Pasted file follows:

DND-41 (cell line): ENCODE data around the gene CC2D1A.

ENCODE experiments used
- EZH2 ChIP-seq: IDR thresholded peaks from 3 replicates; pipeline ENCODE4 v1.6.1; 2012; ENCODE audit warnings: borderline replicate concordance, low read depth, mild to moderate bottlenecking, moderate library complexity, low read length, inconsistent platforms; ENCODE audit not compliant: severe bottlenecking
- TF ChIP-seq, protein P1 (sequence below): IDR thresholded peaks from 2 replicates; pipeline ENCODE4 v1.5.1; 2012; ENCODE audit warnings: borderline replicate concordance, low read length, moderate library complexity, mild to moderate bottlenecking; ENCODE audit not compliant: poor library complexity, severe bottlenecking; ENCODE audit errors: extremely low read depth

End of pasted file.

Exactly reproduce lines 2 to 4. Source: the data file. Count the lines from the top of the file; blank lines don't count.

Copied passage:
ENCODE experiments used
- EZH2 ChIP-seq: IDR thresholded peaks from 3 replicates; pipeline ENCODE4 v1.6.1; 2012; ENCODE audit warnings: borderline replicate concordance, low read depth, mild to moderate bottlenecking, moderate library complexity, low read length, inconsistent platforms; ENCODE audit not compliant: severe bottlenecking
- TF ChIP-seq, protein P1 (sequence below): IDR thresholded peaks from 2 replicates; pipeline ENCODE4 v1.5.1; 2012; ENCODE audit warnings: borderline replicate concordance, low read length, moderate library complexity, mild to moderate bottlenecking; ENCODE audit not compliant: poor library complexity, severe bottlenecking; ENCODE audit errors: extremely low read depth